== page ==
I considered the Dolphin next door, and the Turk's Head which I'd later hear good things about, but almost totally at random, I opted for Admiral Benbow, partly cos it had featured in GBG's 2012-2014, but also because it came up on Google Maps when I typed in my route from Dock Inn back towards station.  It looked nice from the outside .....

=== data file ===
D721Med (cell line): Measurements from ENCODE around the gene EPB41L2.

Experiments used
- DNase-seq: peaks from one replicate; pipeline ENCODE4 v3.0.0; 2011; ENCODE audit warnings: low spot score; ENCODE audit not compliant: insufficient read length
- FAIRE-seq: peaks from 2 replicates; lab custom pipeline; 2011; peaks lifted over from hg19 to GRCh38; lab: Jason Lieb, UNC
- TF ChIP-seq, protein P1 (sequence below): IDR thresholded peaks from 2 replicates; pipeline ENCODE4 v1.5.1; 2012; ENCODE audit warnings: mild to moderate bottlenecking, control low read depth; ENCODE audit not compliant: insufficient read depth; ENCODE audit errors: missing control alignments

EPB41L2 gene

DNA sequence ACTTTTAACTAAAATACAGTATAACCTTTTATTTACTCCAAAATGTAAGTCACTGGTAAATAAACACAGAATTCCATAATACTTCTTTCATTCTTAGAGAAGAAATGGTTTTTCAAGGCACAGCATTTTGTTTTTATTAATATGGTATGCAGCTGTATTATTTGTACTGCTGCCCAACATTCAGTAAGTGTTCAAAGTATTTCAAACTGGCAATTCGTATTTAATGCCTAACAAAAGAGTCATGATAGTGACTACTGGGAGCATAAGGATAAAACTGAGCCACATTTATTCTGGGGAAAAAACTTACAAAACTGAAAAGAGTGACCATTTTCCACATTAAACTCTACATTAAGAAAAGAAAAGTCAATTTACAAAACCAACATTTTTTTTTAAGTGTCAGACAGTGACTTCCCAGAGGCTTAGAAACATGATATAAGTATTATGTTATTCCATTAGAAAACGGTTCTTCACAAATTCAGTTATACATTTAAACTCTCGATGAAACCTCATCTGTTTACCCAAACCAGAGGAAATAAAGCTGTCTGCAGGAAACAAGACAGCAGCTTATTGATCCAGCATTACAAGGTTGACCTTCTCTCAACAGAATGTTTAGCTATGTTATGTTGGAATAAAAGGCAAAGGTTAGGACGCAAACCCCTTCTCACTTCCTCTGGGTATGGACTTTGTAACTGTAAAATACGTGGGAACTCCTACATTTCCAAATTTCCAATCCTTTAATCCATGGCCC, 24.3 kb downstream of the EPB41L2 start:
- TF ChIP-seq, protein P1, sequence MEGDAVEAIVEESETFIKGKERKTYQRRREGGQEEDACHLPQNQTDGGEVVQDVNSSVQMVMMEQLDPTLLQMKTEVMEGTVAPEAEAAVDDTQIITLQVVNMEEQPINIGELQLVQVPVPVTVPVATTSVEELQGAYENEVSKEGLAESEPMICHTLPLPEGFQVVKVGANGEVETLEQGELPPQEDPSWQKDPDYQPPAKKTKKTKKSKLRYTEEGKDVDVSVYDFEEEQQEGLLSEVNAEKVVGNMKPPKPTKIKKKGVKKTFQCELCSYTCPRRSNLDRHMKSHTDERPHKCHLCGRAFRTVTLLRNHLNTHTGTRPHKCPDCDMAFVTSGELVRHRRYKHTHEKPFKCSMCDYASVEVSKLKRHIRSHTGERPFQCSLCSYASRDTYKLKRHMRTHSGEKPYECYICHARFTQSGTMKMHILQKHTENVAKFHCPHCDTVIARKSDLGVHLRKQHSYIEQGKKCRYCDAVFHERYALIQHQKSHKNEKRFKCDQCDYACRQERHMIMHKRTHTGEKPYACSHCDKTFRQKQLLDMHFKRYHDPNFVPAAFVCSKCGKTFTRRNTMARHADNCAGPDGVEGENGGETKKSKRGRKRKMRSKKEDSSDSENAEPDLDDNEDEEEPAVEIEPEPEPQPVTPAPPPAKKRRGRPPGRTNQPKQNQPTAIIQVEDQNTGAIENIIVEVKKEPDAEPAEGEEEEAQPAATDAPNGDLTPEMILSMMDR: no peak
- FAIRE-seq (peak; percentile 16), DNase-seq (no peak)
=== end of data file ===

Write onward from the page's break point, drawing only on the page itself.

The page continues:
But my jaw almost hit the floor when I entered - what WAS this place?  It was busy, people were dressed in pantaloons and crazy old garb, bright red lipstick, some were trying to sing or dance, and a jolly barman served me from a healthy (interesting but not too many) range of local ales.  The place seemed to be shimmering with ornate decor and artefacts, but then from behind me, I heard a voice "are you following us around?" and I turned to see the Berkshire/Ayrshire men from the Dock Inn.  I told them this place was amazing, and they told me I'd not seen anything yet and motioned me to go and explore the depths of the pub, and deep it was.  "I'll never be able to do this place justice in my blog" I complained to them, as I sat in the one remaining seat next to them (lucky them).  The reaction on Twitter made me realise this was a famous pub, there was an even better upstairs I could've explored, a recent change of ownership 'might' be part of the reason it hasn't been in the GBG recently (my ale was stunning quality once again).  And right up until I was stood waiting for the shuttle bus at L**ds-Bradford airport on the way home, people were telling me about this place!  The previous owner has taken quite a lot of stuff with her, for it was even more festooned with amazing clutter before.  And it was the 'original' theme pub, and for that reason, it was actually sneered at a bit back in the day, but it has seemingly survived the test of time and grown in popularity.   What a fantastic one off!